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Team of huskies
Huskies working as a dog sled team in northern Sweden eagerly await the trail ahead. Going dog sledding or driving your own team of huskies through the pristine landscape is a wonderful way of experiencing Sápmi (Lapland); a dream-like sensation of being close to animals, the cold and nature.
Photo credit: Asaf Kliger/imagebank.sweden.se

Top 8 winter activities in Sweden

Winter in Sweden can be quite cold, but with its snowy landscapes and frozen lakes, it's the perfect destination for some fun winter activities. From dog sledding to cross-country skiing, ice skating to ice bathing, there are things for the whole family to do.
Sleddogs in the woods
Siberian Huskies pulling a dog sled in Swedish Lapland. Jokkmokkguiderna provides dog sledding adventures in the forests and mountains of the North, and their excursions are all approved by the Swedish eco-tourism society.
Photo: Anna Öhlund/imagebank.sweden.se

Go dog sledding

Want to get closer to animals, experience the cold and enjoy nature? Then go dog sledding in northern Sweden! Swedish Lapland is a dream destination for these kinds of experiences. From short dog sledding trips to multiple days excursions, you’ll experience the natural beauty of Swedish landscapes by driving your huskies across frozen lakes, snow-clad forests and lands with magnificent mountains in the background. What winter adventure could give you a more dream-like and thrilling sensation?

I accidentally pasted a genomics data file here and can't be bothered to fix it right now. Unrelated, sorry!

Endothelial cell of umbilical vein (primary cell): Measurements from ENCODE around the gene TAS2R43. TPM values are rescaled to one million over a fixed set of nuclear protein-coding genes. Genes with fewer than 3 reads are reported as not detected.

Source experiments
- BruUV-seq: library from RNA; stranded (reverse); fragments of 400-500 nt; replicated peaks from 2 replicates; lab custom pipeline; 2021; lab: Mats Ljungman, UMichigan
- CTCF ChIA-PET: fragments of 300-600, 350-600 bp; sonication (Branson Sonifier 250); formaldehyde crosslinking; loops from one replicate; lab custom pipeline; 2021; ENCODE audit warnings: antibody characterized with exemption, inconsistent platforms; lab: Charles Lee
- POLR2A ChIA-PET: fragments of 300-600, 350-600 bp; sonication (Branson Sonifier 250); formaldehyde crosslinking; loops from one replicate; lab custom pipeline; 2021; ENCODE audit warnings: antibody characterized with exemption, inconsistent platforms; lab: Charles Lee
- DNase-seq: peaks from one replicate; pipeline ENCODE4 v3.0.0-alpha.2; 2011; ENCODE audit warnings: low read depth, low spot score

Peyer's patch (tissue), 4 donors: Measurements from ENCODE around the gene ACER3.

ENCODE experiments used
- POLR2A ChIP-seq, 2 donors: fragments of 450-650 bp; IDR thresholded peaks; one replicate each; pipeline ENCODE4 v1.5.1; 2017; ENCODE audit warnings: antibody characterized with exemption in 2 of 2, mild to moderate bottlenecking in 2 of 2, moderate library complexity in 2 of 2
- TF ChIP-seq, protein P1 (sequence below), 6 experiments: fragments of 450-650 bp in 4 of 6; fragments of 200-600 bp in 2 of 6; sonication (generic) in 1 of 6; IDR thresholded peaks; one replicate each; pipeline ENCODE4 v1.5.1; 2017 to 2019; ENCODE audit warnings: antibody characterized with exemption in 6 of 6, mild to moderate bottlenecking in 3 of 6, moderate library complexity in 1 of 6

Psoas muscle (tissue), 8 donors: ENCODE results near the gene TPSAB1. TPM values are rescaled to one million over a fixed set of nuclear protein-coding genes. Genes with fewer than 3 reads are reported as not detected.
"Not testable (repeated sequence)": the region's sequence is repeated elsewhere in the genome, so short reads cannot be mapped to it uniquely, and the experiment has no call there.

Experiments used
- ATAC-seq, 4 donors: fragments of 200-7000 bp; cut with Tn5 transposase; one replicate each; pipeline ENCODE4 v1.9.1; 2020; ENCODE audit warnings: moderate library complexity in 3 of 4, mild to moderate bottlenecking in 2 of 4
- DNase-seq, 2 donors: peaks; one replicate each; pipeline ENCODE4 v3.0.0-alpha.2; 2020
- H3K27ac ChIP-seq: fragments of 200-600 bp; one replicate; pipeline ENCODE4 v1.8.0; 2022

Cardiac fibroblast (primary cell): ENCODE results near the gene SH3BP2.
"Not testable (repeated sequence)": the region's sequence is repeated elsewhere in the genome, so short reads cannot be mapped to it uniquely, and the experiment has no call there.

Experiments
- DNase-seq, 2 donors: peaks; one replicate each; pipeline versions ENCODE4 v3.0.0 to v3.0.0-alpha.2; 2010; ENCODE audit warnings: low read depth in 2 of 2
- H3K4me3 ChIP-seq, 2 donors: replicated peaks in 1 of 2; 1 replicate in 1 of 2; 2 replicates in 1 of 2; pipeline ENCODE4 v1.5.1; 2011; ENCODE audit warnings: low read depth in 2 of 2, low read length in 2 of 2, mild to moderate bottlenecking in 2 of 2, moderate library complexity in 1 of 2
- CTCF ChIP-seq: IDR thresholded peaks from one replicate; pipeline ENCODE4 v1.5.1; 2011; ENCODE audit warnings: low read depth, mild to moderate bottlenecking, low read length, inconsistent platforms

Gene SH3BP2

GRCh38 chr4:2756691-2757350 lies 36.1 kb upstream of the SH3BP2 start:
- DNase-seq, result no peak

Stockholm ski slope
With four slopes and two lifts, Hammarbybacken provides for downhill skiing in central Stockholm.
Photo: Sara de Basly/imagebank.sweden.se

Try skiing on your lunch break

Did you know that you can find skiing trails in the city centre of Sweden’s major cities? After a day’s work or during your lunch break, buy a sandwich or a cinnamon bun at a bakery, take your coffee thermos (never miss a fika!), pack your bag and head to one the city’s cross-country skiing spots. In Stockholm, you’ll find trails in Nacka, Gärdet, Stadion, Hellasgården, Djurgården, or Värmdö in the archipelago. And if you’re up for an alpine-skiing session, head to Hammarbybacken in the southern part of the capital to slide down a nice slope or two. Sweden’s best alpin resorts also include Åre, Riksgränsen, Sälen, Vemdalen and Romme Alpin. Here are some other tips about where to go skiing in Sweden.

Northern Lights
The Northern Lights, or Aurora Borealis, is a natural light display that is frequently seen during the winter months in northern Sweden.
Photo: Lola Akinmade Åkerström/imagebank.sweden.se

Admire the Northern Lights

What is more magical than watching the night sky come alive with beautiful streaks of pinks, greens and purples dancing above our head? The Northern Lights can be seen between early September and the end of March in northern Sweden. This unique natural light show is a bucket list experience for many and deserves a trip to Sweden alone. And did you know that Sweden is known as one of the best spots in the world to admire these spectacular beauties?

Ice skating on lake Mälaren
A peaceful ice skating tour on lake Mälaren, located close to Sigtuna.
Photo: Sigtunarännet

Perfect your skating skills